However, we were afterwards amply recompensed for this partial eclipse by the bright picture which the lighting of the chandeliers presented to us. Your unlucky law-suit has made you too well acquainted with Westminsterhall for me to think of describing it to you; but 1 assure you the face of it was greatly altered from what it was when you attended to hear the verdict given against you. Instead of the inclosures for the courts of Chancery and King's Bench at the upper end, which were both removed, a platform was raised with several ascents of steps, where their majesties in their chairs of state, and the royal family, fat at table. On each side, down the whole length of the Hall, the rest of the company were seated at long tables, in the middle of which were placed, on elevations painted to represent marble, the deserts, i$c. Conceive to yourself, if you can conceive, what I own I am at a loss to describe, so magnificent a building as that of Westminster-hall, lighted up with near three thousand wax-candles in most; splendid branches; our crowned heads, and almost the whole nobility, with the prime of our gentry, most superbly arrayed, and adorned with a profusion of the mostbrilliant jewels; the galleries on every side crowded with company for the most part elegantly and richly dressed: but to conceive it in all its lustre, I am conscious that it is absolutely necessary one must have been present. To proceed in my narration— Their majesties table was served with three courses, at the first of which earl Talbot, as steward of his majesty's houfhold, rode up from the Hall-gate to the steps leading to where their majesties fat; and on his returning the spectators were presented with an unexpected sight, in his lordship's backing his horse, that he might keep bis face

3 F 3 *"' still still towards the king. A loud clapping and huzzaing consequently ensued from the people present. The ceremony of the champion, you may remember we laughed at, at its representation last winter; but I assure you, it had a very serious effect on those ladies who were "near him (though his horse was very gentle) as he came up, accompanied by lord Effingham as earl marshal, and tne duke of Bedford as lord high constable, likewise on horseback: it is needless to repeat what passed on this occasion. I am told, that the horse which the champion rode was the fame that his late majesty was mounted on at the glorious and memorable bittle of Dettingen. The beast, as well as the rider, had his head adorned with a plume of white, red, and blue feathers.


You cannot expect that I should give you a bill of fare, or enumerate the number of dishes that were provided and sent from the temporary kitchens erected in Cotton-garden for this purpose. No less than sixty haunches of venison, with a surprizing quantity of all sorts of game, were laid in for this grand feast : but that which chiefly attracted our eyes, was their majesties desert, in which the confectioner had lavished all his ingenuity in rock-work andemblematical figures. The other deserts were no less admirable for their expressive devices. But I must not forget to tell you, that when the company came to be seated, the poor knights of the Bath had been overlooked, and no table provided for them: an airy apology, however, was served up to them instead of a substantial dinner ; but the two junior knights, in order to preserve their rank of precedency to their successors, were placed at the head of the judges table, above all the learned brethren of the coif. The peers were placed on the outermost side of the tables, and the peeresses within, nearest to the walls. You cannot suppose that there was the greatest order imaginable observed during the dinner, but must conclude, that some of the company were as eager and impatient to satisfy the craving of their appetites as anar pf your country 'squires at a race Or gssige ordinary.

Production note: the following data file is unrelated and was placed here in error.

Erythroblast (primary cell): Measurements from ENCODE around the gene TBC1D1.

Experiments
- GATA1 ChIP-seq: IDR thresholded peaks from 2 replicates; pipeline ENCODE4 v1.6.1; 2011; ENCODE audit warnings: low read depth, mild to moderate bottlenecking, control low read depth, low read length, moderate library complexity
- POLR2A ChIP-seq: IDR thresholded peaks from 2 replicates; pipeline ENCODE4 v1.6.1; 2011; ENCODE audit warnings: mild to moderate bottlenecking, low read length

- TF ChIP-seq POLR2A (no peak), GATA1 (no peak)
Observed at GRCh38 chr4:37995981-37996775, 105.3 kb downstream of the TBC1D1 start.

It was pleasant to see the various stratagems made use of by the company in the galleries to come in for a snack of the good things below. The ladies clubbed their handkerchiefs to be tied together to draw up a chicken or a bottle of wine; nay', even garters (I will not fay of a different sex) were united for the same purpose. Some had been so provident as to bring baskets with them» which were let down, like the prisoners boxes at Ludgate or the Gate-house, with a Pray, remember the poor.

You will think it high time that I should bring this long letter ,to a conr elusion. Let it suffice then to acquaint you, that their majesties returned to St, James's a lit tic after ten o'clock at night; but they were pleased to give time for the peeresses to go first, that they might not be incommoded by the pressure of the mob to fee their majesties. After the nobility were departed, the illustrious mobility were (according to custom) admitted into the Hall, which they presently cleared of all the moveables, such as the victuals, cloths,plates, dishes, ciff. and, in short, every thing that could stick to their fingers.

I need not tell you, that several coronation medals, in silver, were thrown, among the populace at the return of the procession. One of thern was pitchedinto Mrs. Dixon's lap, as (he fat upon a scaffcldSn Palace-yard. Some, it is said, were also thrown among the peeresses in the Abbey just after the king was crowned ; but they thought it below their dignity to stoop to pick them up.

My wife desires her compliments to you: she was hugeoujly pleased with the sight. All friends are well, except that little Nancy Green has got a swelled face, by being up all night; and Tom Moffat has his leg laid up on a stool, on account of a broken shin, which he got by a kick from a trooper's horse as a reward for his mobbing it. I shall say nothing os the illuminations at night: the news-papers must have told you of them, and that the Admiralty in particular was remarkably lighted up. I expect to have from you an account of the rejoicings at your little town; and fjesire to know whether you was able to